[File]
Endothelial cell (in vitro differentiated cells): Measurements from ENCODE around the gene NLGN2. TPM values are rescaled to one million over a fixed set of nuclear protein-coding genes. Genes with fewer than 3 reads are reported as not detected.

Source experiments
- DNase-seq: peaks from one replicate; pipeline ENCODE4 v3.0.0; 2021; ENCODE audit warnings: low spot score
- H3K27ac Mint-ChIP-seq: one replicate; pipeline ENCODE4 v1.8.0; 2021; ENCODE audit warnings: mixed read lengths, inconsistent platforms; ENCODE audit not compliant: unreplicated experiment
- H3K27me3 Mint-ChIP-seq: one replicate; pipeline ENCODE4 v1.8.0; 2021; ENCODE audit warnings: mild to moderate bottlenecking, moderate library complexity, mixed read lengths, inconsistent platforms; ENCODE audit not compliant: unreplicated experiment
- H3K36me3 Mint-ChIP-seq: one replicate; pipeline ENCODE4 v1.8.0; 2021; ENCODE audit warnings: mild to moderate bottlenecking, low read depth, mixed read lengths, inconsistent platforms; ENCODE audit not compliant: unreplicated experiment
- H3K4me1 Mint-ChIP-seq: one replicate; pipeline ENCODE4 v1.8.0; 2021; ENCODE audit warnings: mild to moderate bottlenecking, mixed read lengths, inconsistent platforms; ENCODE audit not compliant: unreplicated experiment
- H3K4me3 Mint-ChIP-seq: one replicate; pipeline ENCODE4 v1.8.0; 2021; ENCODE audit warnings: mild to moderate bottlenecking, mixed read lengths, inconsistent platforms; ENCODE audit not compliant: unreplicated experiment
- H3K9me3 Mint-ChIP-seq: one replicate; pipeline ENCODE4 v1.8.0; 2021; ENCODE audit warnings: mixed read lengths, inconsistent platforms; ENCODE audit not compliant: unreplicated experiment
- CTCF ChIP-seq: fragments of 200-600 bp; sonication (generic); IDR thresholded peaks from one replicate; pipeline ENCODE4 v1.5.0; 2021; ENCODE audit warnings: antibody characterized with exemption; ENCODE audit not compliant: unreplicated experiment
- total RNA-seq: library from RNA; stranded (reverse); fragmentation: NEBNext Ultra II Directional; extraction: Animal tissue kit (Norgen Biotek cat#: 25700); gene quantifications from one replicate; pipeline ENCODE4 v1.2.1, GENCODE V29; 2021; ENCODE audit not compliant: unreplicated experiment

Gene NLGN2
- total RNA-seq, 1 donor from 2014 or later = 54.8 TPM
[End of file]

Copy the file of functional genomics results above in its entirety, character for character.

Endothelial cell (in vitro differentiated cells): Measurements from ENCODE around the gene NLGN2. TPM values are rescaled to one million over a fixed set of nuclear protein-coding genes. Genes with fewer than 3 reads are reported as not detected.

Source experiments
- DNase-seq: peaks from one replicate; pipeline ENCODE4 v3.0.0; 2021; ENCODE audit warnings: low spot score
- H3K27ac Mint-ChIP-seq: one replicate; pipeline ENCODE4 v1.8.0; 2021; ENCODE audit warnings: mixed read lengths, inconsistent platforms; ENCODE audit not compliant: unreplicated experiment
- H3K27me3 Mint-ChIP-seq: one replicate; pipeline ENCODE4 v1.8.0; 2021; ENCODE audit warnings: mild to moderate bottlenecking, moderate library complexity, mixed read lengths, inconsistent platforms; ENCODE audit not compliant: unreplicated experiment
- H3K36me3 Mint-ChIP-seq: one replicate; pipeline ENCODE4 v1.8.0; 2021; ENCODE audit warnings: mild to moderate bottlenecking, low read depth, mixed read lengths, inconsistent platforms; ENCODE audit not compliant: unreplicated experiment
- H3K4me1 Mint-ChIP-seq: one replicate; pipeline ENCODE4 v1.8.0; 2021; ENCODE audit warnings: mild to moderate bottlenecking, mixed read lengths, inconsistent platforms; ENCODE audit not compliant: unreplicated experiment
- H3K4me3 Mint-ChIP-seq: one replicate; pipeline ENCODE4 v1.8.0; 2021; ENCODE audit warnings: mild to moderate bottlenecking, mixed read lengths, inconsistent platforms; ENCODE audit not compliant: unreplicated experiment
- H3K9me3 Mint-ChIP-seq: one replicate; pipeline ENCODE4 v1.8.0; 2021; ENCODE audit warnings: mixed read lengths, inconsistent platforms; ENCODE audit not compliant: unreplicated experiment
- CTCF ChIP-seq: fragments of 200-600 bp; sonication (generic); IDR thresholded peaks from one replicate; pipeline ENCODE4 v1.5.0; 2021; ENCODE audit warnings: antibody characterized with exemption; ENCODE audit not compliant: unreplicated experiment
- total RNA-seq: library from RNA; stranded (reverse); fragmentation: NEBNext Ultra II Directional; extraction: Animal tissue kit (Norgen Biotek cat#: 25700); gene quantifications from one replicate; pipeline ENCODE4 v1.2.1, GENCODE V29; 2021; ENCODE audit not compliant: unreplicated experiment

Gene NLGN2
- total RNA-seq, 1 donor from 2014 or later = 54.8 TPM